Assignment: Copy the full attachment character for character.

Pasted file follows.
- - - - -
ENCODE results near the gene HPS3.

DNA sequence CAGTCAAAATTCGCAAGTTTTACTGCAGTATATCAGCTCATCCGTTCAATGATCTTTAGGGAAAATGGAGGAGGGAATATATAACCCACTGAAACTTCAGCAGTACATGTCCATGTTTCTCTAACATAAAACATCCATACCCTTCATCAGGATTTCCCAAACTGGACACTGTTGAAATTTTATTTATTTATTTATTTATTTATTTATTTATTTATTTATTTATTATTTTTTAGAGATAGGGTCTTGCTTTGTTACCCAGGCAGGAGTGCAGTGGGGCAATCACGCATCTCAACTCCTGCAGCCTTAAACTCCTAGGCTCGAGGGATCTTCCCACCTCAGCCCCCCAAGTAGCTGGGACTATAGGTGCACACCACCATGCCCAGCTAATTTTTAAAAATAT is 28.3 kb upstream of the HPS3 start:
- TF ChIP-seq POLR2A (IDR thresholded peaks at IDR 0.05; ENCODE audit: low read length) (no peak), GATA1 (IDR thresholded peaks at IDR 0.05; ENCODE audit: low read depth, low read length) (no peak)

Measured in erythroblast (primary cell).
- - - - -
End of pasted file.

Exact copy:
ENCODE results near the gene HPS3.

DNA sequence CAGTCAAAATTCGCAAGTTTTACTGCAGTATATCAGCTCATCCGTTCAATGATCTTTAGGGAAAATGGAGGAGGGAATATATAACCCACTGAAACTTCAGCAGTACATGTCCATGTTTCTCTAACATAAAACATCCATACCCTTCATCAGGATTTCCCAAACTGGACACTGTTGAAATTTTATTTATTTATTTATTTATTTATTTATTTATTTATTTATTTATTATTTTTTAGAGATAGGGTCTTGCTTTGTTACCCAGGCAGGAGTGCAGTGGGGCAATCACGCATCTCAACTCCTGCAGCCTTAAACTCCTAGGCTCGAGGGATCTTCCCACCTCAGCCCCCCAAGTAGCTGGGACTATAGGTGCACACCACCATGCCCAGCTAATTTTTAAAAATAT is 28.3 kb upstream of the HPS3 start:
- TF ChIP-seq POLR2A (IDR thresholded peaks at IDR 0.05; ENCODE audit: low read length) (no peak), GATA1 (IDR thresholded peaks at IDR 0.05; ENCODE audit: low read depth, low read length) (no peak)

Measured in erythroblast (primary cell).